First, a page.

We’ll see if it actually gets a vote, but something very interesting happened yesterday on the House floor at the Louisiana legislature. Namely, Rep. Dodie Horton’s bill which is similar if not identical to the Florida anti-grooming law was resuscitated.
If you’re familiar with how legislatures work you know that a bill which is voted down in committee is usually dead in the water. As a practical matter, the only real way to revive such a bill is to discharge it to the Committee of the Whole, which can be done via a motion which gains majority support in the body.
And that’s what happened to HB 837 yesterday, as the conservatives in the House rallied behind a discharge motion.
It was by the barest minimum of majorities – 55 votes when 53 were needed – but it happened. There are three or four votes among the absent who might be counted on as “yes” votes on final passage.
And some of the “nay” votes could be brought along if Horton waters down the bill a little. While the Florida anti-grooming law prevents schools from talking about sexual orientation and transgenderism, etc., with kids from kindergarten through third grade, Horton’s goes to eighth grade. That’s certainly defensible, but what we know is that a bill through third grade can be made law in a state not dissimilar to Louisiana in its ideological makeup. Remember, the majority of Democrat voters in Florida approved of the anti-grooming bill there even after the media mislabeled it as the “don’t say gay” bill.
Of course, in Florida they’re used to having and showing some actual leadership in their politics, and in Florida they’ve got a Republican governor willing to take on these fights. They’ve also got a legislature run by Republicans elected by Republicans for Republicans. We don’t have much of that here.
It’s questionable when the bill will be brought up for a vote on the House floor. That’s up to House Speaker Clay Schexnayder, and the story went that Schexnayder wanted the bill killed in the House Education Committee last week so it wouldn’t come up for a vote. We think that story might be true, especially seeing that Rep. Vinny St. Blanc of Franklin voted to kill it in House Education and lo and behold he voted to discharge it to the Committee of the Whole yesterday. Either St. Blanc felt the heat from his constituents and got scared, or he was doing Schexnayder’s bidding and when the discharge motion came he wasn’t going to fall on that sword a second time.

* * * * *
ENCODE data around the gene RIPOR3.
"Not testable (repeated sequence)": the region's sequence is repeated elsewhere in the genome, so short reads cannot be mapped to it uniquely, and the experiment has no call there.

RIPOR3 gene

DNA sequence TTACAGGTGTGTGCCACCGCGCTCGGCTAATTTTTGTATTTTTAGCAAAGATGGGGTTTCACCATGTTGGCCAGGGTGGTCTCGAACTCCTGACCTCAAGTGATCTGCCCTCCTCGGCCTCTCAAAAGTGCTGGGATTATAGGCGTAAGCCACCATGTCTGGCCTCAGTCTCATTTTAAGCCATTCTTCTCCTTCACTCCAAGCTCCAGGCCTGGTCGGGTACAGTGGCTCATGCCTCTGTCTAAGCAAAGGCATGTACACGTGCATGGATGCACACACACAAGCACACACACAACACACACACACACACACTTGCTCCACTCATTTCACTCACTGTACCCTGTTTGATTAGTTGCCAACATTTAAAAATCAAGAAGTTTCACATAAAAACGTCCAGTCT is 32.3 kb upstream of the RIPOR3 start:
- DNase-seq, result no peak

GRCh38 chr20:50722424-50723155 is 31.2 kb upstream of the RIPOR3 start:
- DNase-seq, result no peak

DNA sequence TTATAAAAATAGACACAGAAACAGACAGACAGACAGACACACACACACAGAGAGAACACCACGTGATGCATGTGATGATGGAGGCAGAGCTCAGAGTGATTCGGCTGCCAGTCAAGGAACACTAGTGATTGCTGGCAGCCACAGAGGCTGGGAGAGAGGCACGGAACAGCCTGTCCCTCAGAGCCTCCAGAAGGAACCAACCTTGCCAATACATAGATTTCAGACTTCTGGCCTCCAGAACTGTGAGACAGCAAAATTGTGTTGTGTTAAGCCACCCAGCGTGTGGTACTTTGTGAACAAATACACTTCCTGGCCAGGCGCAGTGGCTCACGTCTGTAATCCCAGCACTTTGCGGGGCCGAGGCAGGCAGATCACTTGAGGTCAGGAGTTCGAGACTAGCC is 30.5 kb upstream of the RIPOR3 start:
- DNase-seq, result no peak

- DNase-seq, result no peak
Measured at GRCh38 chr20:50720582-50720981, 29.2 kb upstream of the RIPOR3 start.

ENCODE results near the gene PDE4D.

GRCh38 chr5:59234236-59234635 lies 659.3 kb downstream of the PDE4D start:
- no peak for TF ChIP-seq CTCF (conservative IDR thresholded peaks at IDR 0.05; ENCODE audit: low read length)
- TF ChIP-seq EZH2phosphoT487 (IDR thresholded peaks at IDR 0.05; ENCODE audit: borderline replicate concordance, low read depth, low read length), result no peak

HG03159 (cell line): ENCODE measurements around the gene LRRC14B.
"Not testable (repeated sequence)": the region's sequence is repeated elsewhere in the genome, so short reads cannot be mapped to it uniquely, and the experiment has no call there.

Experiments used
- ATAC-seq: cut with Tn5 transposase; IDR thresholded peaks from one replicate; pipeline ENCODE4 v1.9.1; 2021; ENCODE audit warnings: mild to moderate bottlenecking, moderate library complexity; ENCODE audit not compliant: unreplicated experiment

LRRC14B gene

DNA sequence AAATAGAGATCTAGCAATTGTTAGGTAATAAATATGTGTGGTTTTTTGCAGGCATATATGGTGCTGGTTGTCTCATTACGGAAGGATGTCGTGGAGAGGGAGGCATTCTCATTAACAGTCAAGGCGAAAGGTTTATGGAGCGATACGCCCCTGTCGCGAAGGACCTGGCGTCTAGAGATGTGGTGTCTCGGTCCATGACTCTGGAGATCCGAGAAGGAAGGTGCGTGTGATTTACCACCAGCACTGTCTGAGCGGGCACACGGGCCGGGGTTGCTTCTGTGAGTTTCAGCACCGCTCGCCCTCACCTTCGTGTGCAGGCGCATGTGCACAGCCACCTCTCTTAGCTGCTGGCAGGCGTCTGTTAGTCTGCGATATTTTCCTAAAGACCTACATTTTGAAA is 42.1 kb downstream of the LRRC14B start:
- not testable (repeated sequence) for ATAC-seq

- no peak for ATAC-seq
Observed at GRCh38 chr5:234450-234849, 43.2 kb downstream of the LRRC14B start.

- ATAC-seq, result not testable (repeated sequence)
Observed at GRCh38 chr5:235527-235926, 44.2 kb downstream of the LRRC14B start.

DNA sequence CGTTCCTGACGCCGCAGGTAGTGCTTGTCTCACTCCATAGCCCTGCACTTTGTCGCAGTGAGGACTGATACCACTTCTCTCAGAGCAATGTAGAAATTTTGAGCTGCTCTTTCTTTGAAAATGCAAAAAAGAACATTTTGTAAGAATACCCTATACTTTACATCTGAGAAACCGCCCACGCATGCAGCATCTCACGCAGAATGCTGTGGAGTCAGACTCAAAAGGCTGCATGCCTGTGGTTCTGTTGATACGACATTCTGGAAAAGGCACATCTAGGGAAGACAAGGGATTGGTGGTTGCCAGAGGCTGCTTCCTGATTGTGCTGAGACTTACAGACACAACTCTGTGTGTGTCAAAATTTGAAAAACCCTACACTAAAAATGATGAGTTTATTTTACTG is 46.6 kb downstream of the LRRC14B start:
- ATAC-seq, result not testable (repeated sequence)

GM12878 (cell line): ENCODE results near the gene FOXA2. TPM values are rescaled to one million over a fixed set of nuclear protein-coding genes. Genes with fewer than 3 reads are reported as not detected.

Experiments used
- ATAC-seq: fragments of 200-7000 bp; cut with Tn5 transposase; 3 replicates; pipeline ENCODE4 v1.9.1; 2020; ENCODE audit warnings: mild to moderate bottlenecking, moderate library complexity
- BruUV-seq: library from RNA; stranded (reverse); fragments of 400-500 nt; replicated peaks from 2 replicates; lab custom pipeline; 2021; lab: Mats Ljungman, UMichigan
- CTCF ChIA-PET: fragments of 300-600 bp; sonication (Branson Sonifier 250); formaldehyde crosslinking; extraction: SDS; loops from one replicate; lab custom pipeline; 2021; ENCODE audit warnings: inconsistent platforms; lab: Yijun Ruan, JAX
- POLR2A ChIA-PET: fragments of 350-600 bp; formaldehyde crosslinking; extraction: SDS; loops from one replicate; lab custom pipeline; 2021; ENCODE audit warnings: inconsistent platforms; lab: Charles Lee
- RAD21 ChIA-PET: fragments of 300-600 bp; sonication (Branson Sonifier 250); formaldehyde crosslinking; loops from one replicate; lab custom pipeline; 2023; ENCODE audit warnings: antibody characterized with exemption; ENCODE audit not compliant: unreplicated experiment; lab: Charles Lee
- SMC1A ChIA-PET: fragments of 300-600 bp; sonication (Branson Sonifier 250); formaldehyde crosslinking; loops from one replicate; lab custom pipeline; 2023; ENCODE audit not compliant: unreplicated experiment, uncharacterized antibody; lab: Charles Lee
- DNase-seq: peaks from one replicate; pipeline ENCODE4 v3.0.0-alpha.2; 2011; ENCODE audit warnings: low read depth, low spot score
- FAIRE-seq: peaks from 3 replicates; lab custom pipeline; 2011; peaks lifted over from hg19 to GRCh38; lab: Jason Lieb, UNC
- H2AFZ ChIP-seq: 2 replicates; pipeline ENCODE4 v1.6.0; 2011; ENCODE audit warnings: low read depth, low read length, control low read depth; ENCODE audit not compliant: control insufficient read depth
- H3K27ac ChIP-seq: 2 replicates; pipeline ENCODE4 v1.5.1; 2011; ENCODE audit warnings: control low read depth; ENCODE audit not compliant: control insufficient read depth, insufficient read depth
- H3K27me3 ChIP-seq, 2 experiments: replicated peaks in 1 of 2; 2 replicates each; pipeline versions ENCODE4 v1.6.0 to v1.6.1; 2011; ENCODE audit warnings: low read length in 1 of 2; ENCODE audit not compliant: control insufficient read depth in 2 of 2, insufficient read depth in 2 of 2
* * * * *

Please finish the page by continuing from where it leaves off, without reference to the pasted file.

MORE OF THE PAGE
If Schexnayder pushes the bill to a vote, it should pass. But it won’t be a veto-proof majority. And in the Senate, which is even more wishy-washy than the House, it’s hard to know how far it can move.
Either way, John Bel Edwards is going to veto the bill. His administration has been more replete with gay and trans inner-circle employees than any other in the South and certainly any other in Louisiana’s history; Edwards isn’t about to stand against trans advocacy in Louisiana’s public schools.
Politically, of course, that’s exactly why it’s important to push this bill to his desk. The voters of this state need to know who they elected twice, so they’ll know not to make such stupid mistakes again. Letting Edwards skate on making a call on HB 837 after Florida made it the law of the land is an unacceptably poor performance, and Louisiana’s legislature can’t allow itself to be guilty of that if the members want to have political futures.
We’re not optimistic the job will get done. But at least there’s some life in Horton’s bill. And for that we’re grateful.